DECADES OF FASHION: “An Architect Among Dressmakers”

“I never made fashion – I don’t know what fashion is……I only make the clothes I believe in.”

- Madeleine Vionnet

Madeleine Vionnet, who died at the age of 99 in 1975, is considered one of the greatest couturieres of the 20th century. Her creations were a complete work of art – understanding proportion, balance and the harmony between the dress and the dance of the woman’s body.

Ms. Vionnet, called “the architect among dressmakers,”  brought to couture an expertise in the use of the bias-cut for the world of women’s fashion. This cut refers to a technique employed today by designers for positioning cloth in such a way as to gain a stretch through the diagonal direction of the fabric. Bias-cut application allows clothing to better accentuate body lines and curves with the movement of a flattering drape.

Consisting of intricately cut bias triangles and rectangles skillfully mitered, a Vionnet dress could be slipped over the head and become form-fitting without the need for fasteners.

Madeleine Vionnet believed “when a woman smiles, then the dress should smile too.”


Eschewing corset stiffness, excess padding, or anything that might hide the natural curves of a woman’s body, Madeleine Vionnet worked designs to celebrate the female form.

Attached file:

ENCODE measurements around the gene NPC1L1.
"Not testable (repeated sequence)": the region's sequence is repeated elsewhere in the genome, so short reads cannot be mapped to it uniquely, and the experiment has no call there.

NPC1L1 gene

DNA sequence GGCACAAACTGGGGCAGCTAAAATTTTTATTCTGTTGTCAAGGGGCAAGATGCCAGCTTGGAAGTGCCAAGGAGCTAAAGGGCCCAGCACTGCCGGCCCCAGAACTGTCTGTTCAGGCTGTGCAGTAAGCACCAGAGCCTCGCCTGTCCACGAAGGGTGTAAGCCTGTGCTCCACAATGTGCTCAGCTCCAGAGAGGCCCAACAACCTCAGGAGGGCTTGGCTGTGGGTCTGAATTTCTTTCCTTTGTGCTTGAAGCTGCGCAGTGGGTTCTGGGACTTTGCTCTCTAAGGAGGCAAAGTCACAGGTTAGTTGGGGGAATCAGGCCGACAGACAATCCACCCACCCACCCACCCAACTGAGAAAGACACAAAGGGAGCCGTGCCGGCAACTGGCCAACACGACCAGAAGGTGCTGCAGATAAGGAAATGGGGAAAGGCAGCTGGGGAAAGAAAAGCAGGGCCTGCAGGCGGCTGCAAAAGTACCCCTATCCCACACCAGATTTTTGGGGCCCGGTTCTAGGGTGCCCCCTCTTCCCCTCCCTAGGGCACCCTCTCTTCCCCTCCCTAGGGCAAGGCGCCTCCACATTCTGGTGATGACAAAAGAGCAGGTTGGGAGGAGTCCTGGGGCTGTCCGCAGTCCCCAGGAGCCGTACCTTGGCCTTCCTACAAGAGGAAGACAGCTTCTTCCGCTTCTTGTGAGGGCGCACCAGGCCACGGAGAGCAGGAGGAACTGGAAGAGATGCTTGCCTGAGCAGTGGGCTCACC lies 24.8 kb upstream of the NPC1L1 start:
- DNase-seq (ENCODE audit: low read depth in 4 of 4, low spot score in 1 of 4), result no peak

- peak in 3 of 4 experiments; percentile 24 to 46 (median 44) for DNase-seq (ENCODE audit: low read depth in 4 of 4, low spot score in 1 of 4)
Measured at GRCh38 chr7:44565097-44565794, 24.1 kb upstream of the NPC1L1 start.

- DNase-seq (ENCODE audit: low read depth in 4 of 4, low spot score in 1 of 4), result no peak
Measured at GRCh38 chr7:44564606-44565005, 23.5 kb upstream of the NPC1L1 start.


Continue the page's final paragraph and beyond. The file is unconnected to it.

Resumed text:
Isadora Duncan’s introduction of modern dance as a revolutionary concept greatly influenced Vionnet’s aesthetic in creating designs that swirl a woman’s natural shape.

Vionnet used materials such as crepe de chine, gabardine and satin to make her clothes; these fabrics were unique in women’s fashion during the 1920s and 1930s.

Madeleine’s approach seamed measures of comfort, style and elegance. A Vionnet creation offers an interesting historical sewing perspective that I value as a current women’s ready-to-wear fashion designer for VERRIER!

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5 Responses to DECADES OF FASHION: “An Architect Among Dressmakers”

  1. Laurie Winthers says:

    Thank you for this post. It was very interesting and thoughtfully written. I learned something I didn’t know!
    Laurie

  2. Mick Lindberg says:

    I have always been a great admirer of her work,it was lovely to see so many of her amazing creations.
    In a time when it is difficult to differentiate one designer from the other, I particularly like to praise her attitude to “not making fashion ..only clothes she believed in.”.
    Instead of construction a shape that one had to fit into….she celebrated the female shape.
    Thanks Ashleigh.
    Love Mick

  3. verrier says:

    THANK YOU xA

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